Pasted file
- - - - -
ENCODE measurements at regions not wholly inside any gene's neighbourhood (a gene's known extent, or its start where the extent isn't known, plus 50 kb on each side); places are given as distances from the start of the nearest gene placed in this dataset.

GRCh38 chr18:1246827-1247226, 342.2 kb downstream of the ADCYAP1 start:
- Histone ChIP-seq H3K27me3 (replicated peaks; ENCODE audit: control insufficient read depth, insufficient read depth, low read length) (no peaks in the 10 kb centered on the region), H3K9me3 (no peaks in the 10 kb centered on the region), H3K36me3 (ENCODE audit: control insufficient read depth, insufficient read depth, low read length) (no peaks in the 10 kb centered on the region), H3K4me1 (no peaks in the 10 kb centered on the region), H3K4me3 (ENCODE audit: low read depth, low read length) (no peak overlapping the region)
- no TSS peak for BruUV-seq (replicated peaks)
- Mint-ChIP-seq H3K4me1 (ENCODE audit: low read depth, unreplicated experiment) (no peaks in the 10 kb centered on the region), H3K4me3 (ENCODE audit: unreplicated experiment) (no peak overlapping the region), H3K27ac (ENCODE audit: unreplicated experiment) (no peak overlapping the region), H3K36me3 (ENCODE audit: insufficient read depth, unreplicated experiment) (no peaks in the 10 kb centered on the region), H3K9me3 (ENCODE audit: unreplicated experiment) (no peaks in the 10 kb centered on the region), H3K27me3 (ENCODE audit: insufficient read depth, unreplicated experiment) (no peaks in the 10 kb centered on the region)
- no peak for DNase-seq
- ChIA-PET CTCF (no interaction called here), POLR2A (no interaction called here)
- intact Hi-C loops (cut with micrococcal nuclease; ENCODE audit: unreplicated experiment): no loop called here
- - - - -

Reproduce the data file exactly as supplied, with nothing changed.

ENCODE measurements at regions not wholly inside any gene's neighbourhood (a gene's known extent, or its start where the extent isn't known, plus 50 kb on each side); places are given as distances from the start of the nearest gene placed in this dataset.

GRCh38 chr18:1246827-1247226, 342.2 kb downstream of the ADCYAP1 start:
- Histone ChIP-seq H3K27me3 (replicated peaks; ENCODE audit: control insufficient read depth, insufficient read depth, low read length) (no peaks in the 10 kb centered on the region), H3K9me3 (no peaks in the 10 kb centered on the region), H3K36me3 (ENCODE audit: control insufficient read depth, insufficient read depth, low read length) (no peaks in the 10 kb centered on the region), H3K4me1 (no peaks in the 10 kb centered on the region), H3K4me3 (ENCODE audit: low read depth, low read length) (no peak overlapping the region)
- no TSS peak for BruUV-seq (replicated peaks)
- Mint-ChIP-seq H3K4me1 (ENCODE audit: low read depth, unreplicated experiment) (no peaks in the 10 kb centered on the region), H3K4me3 (ENCODE audit: unreplicated experiment) (no peak overlapping the region), H3K27ac (ENCODE audit: unreplicated experiment) (no peak overlapping the region), H3K36me3 (ENCODE audit: insufficient read depth, unreplicated experiment) (no peaks in the 10 kb centered on the region), H3K9me3 (ENCODE audit: unreplicated experiment) (no peaks in the 10 kb centered on the region), H3K27me3 (ENCODE audit: insufficient read depth, unreplicated experiment) (no peaks in the 10 kb centered on the region)
- no peak for DNase-seq
- ChIA-PET CTCF (no interaction called here), POLR2A (no interaction called here)
- intact Hi-C loops (cut with micrococcal nuclease; ENCODE audit: unreplicated experiment): no loop called here